A lesson in heeding the biased advice of strangers takes an unexpected turn.
Danny the hippo is indulging in an underwater tooth scrub when he overhears a conversation among the “cleaner fish” about the gap between his teeth: He must have a lisp with teeth like that. When he consults with some snakes to determine if he speaks strangely, the lisping reptiles agree that there’s something wrong. Off to the city Danny goes, where he acquires a handsome set of braces—and a brand-new lisp. He recommends the procedure to a crocodile friend, who meets with the dentist, promptly devouring him and taking his job. Now the croc is a well-established dentist, and Danny couldn’t be happier. There is much to enjoy in the easy lines and retro tone of the illustrations. Simple forms and bright colors pop off the page, lending the entire enterprise a jaunty, joyful feel. Up until the sudden plot shift to the crocodile, the story has much to say about heeding the advice of others over your own common sense. Unfortunately, the sudden interjection of the croc turns the tale from The Bear Who Wasn’t (1946) to Sweeney Todd for no particular reason.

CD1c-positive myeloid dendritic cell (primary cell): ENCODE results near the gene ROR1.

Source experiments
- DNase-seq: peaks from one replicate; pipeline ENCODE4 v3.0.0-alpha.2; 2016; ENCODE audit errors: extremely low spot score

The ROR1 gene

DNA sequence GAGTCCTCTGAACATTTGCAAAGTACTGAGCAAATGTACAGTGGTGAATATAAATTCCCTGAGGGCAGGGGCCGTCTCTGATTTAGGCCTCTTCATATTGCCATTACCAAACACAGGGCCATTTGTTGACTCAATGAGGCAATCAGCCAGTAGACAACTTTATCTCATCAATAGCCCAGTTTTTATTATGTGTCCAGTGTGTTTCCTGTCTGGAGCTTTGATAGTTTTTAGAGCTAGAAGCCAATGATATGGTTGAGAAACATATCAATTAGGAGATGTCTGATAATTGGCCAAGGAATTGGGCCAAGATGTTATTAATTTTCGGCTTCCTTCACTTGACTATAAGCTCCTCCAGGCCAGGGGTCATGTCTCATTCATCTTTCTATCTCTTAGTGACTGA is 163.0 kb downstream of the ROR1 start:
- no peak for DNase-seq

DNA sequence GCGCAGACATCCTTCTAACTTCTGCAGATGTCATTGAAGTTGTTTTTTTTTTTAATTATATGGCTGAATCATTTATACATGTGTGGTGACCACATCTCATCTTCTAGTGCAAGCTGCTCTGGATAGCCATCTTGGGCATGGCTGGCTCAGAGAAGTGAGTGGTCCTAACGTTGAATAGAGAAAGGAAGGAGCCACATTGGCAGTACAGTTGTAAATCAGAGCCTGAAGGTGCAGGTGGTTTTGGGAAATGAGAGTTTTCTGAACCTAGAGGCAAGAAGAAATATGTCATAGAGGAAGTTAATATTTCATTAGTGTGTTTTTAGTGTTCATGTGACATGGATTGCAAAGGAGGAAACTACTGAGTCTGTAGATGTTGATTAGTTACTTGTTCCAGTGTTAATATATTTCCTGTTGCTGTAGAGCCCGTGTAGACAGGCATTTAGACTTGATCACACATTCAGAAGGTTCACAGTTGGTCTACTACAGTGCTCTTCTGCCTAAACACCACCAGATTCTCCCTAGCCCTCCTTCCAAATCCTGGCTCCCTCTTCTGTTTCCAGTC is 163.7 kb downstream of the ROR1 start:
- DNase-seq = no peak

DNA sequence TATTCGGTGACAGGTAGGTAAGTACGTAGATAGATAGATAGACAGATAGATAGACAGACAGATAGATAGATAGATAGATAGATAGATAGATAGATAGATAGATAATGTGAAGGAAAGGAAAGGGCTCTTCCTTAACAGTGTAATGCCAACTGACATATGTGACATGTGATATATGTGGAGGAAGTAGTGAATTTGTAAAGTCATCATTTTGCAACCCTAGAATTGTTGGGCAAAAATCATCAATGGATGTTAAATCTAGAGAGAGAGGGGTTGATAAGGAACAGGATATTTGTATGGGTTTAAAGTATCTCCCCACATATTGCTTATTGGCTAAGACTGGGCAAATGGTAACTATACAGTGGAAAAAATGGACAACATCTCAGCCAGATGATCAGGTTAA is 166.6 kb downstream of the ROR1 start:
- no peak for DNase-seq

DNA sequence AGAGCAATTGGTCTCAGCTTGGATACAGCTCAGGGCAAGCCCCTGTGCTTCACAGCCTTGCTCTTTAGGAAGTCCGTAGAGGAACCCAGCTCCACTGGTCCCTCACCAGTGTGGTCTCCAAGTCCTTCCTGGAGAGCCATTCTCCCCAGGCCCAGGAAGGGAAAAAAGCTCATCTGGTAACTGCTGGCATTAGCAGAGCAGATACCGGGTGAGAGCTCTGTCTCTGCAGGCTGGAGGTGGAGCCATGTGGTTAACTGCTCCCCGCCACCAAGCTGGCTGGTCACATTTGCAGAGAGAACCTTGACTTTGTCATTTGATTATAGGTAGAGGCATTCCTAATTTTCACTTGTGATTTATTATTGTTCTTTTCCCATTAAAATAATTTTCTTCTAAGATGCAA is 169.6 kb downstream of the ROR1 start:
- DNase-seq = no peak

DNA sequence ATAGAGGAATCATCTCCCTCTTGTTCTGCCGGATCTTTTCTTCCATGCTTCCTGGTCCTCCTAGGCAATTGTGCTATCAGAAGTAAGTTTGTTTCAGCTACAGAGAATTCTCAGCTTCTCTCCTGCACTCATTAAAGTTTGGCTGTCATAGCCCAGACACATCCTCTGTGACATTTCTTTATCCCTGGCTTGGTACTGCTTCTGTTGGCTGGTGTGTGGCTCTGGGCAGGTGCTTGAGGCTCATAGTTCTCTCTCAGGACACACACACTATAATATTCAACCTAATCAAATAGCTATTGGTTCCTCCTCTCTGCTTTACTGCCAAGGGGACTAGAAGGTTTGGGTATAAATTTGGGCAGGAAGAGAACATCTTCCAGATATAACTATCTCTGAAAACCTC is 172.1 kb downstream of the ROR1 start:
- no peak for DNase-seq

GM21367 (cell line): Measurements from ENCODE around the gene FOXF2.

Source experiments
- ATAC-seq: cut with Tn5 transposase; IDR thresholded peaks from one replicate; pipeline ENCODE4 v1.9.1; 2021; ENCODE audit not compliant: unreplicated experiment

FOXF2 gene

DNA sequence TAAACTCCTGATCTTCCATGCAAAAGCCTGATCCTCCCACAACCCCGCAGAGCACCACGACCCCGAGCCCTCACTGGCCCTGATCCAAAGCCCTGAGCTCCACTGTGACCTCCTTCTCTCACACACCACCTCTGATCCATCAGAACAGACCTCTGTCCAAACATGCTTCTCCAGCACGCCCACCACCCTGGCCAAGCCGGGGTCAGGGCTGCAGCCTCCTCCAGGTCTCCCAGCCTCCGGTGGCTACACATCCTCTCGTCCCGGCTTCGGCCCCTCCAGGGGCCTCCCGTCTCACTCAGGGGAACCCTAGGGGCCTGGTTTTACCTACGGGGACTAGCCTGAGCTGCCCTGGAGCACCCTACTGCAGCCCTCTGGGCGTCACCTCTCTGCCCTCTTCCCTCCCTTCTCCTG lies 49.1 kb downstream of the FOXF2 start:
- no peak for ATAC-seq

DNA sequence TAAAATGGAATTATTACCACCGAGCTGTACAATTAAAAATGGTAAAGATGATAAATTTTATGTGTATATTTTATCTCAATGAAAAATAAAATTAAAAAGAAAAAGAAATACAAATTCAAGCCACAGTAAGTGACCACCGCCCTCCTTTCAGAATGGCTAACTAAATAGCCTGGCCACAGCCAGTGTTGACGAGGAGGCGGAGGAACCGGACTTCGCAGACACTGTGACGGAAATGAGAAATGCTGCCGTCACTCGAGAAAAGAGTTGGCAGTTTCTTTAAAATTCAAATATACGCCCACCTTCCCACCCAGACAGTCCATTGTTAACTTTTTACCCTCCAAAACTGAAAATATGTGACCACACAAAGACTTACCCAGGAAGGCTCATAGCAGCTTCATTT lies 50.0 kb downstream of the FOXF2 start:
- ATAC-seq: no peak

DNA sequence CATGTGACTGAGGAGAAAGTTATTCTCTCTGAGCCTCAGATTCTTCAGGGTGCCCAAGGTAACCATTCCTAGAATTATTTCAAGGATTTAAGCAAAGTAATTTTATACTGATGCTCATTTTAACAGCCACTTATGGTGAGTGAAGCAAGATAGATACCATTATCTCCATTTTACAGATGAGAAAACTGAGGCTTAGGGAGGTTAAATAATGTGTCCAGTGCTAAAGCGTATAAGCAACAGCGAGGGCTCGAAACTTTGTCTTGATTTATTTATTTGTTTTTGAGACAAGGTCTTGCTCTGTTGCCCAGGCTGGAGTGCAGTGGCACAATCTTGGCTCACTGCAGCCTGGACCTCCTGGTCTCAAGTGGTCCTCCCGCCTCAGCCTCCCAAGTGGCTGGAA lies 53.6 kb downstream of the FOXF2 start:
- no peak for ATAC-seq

Pleasing art hampered by occasionally overblown storytelling and an ungainly plot twist. (Picture book. 4-7)